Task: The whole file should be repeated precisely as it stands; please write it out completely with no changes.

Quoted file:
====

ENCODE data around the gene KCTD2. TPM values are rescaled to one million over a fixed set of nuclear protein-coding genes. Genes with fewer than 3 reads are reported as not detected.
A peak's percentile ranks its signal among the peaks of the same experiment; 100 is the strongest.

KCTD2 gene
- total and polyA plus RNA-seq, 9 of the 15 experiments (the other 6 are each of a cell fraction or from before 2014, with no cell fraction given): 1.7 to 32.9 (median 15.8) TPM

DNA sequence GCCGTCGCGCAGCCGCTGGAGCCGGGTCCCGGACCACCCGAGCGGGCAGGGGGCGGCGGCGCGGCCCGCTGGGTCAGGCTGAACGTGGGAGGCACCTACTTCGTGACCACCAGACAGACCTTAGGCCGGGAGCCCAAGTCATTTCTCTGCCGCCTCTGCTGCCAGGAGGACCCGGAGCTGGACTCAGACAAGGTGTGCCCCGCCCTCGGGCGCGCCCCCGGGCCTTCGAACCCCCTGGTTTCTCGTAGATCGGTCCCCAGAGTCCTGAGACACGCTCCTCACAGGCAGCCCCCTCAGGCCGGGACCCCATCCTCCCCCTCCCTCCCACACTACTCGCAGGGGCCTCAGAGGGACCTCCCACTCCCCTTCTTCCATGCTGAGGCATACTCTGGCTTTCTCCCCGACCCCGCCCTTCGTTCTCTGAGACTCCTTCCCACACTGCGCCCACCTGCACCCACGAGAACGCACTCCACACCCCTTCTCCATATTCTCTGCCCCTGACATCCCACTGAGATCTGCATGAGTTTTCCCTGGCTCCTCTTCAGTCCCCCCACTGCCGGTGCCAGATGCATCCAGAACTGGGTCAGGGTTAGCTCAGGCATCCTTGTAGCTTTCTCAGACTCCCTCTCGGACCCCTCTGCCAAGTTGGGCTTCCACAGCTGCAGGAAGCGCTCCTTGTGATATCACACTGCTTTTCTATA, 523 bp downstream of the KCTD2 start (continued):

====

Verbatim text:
ENCODE data around the gene KCTD2. TPM values are rescaled to one million over a fixed set of nuclear protein-coding genes. Genes with fewer than 3 reads are reported as not detected.
A peak's percentile ranks its signal among the peaks of the same experiment; 100 is the strongest.

KCTD2 gene
- total and polyA plus RNA-seq, 9 of the 15 experiments (the other 6 are each of a cell fraction or from before 2014, with no cell fraction given): 1.7 to 32.9 (median 15.8) TPM

DNA sequence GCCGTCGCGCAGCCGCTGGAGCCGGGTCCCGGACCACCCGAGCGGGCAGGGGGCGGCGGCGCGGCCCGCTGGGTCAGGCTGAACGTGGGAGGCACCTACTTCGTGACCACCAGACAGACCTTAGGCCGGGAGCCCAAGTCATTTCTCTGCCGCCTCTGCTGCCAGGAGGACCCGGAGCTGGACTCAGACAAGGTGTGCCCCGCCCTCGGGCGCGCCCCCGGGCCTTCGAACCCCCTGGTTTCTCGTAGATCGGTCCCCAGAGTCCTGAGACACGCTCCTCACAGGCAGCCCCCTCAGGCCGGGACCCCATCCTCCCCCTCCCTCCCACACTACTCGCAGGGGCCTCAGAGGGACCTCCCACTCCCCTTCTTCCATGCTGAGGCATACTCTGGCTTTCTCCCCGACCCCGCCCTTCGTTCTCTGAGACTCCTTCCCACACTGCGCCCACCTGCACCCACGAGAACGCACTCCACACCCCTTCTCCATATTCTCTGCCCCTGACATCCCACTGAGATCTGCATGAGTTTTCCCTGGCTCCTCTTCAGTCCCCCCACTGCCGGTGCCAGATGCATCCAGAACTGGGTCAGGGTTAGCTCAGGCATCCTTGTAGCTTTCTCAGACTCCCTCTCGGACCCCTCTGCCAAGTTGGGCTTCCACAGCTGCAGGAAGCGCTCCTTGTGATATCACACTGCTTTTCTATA, 523 bp downstream of the KCTD2 start (continued):